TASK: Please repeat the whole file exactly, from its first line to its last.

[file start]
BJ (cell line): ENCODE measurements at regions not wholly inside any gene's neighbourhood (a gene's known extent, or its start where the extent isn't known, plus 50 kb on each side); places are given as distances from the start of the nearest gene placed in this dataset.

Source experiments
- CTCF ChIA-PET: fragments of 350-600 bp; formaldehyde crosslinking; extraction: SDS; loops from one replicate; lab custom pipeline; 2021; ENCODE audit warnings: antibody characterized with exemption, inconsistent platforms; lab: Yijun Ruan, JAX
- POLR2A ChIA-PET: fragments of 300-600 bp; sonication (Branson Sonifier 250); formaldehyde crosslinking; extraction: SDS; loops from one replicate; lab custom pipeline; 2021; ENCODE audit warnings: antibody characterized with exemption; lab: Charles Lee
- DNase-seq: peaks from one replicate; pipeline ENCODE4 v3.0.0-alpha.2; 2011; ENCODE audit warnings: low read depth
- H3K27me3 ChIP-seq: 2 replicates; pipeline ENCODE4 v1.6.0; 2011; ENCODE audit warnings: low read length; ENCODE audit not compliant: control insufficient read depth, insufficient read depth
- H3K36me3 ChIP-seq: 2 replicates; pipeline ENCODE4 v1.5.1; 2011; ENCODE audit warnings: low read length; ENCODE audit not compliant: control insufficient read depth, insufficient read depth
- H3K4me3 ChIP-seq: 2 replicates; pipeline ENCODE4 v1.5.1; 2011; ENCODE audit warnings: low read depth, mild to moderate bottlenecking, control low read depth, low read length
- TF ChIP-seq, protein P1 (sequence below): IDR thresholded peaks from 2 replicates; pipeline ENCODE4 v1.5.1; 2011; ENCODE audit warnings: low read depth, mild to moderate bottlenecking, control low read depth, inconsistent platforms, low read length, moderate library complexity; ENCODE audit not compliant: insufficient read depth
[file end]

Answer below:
BJ (cell line): ENCODE measurements at regions not wholly inside any gene's neighbourhood (a gene's known extent, or its start where the extent isn't known, plus 50 kb on each side); places are given as distances from the start of the nearest gene placed in this dataset.

Source experiments
- CTCF ChIA-PET: fragments of 350-600 bp; formaldehyde crosslinking; extraction: SDS; loops from one replicate; lab custom pipeline; 2021; ENCODE audit warnings: antibody characterized with exemption, inconsistent platforms; lab: Yijun Ruan, JAX
- POLR2A ChIA-PET: fragments of 300-600 bp; sonication (Branson Sonifier 250); formaldehyde crosslinking; extraction: SDS; loops from one replicate; lab custom pipeline; 2021; ENCODE audit warnings: antibody characterized with exemption; lab: Charles Lee
- DNase-seq: peaks from one replicate; pipeline ENCODE4 v3.0.0-alpha.2; 2011; ENCODE audit warnings: low read depth
- H3K27me3 ChIP-seq: 2 replicates; pipeline ENCODE4 v1.6.0; 2011; ENCODE audit warnings: low read length; ENCODE audit not compliant: control insufficient read depth, insufficient read depth
- H3K36me3 ChIP-seq: 2 replicates; pipeline ENCODE4 v1.5.1; 2011; ENCODE audit warnings: low read length; ENCODE audit not compliant: control insufficient read depth, insufficient read depth
- H3K4me3 ChIP-seq: 2 replicates; pipeline ENCODE4 v1.5.1; 2011; ENCODE audit warnings: low read depth, mild to moderate bottlenecking, control low read depth, low read length
- TF ChIP-seq, protein P1 (sequence below): IDR thresholded peaks from 2 replicates; pipeline ENCODE4 v1.5.1; 2011; ENCODE audit warnings: low read depth, mild to moderate bottlenecking, control low read depth, inconsistent platforms, low read length, moderate library complexity; ENCODE audit not compliant: insufficient read depth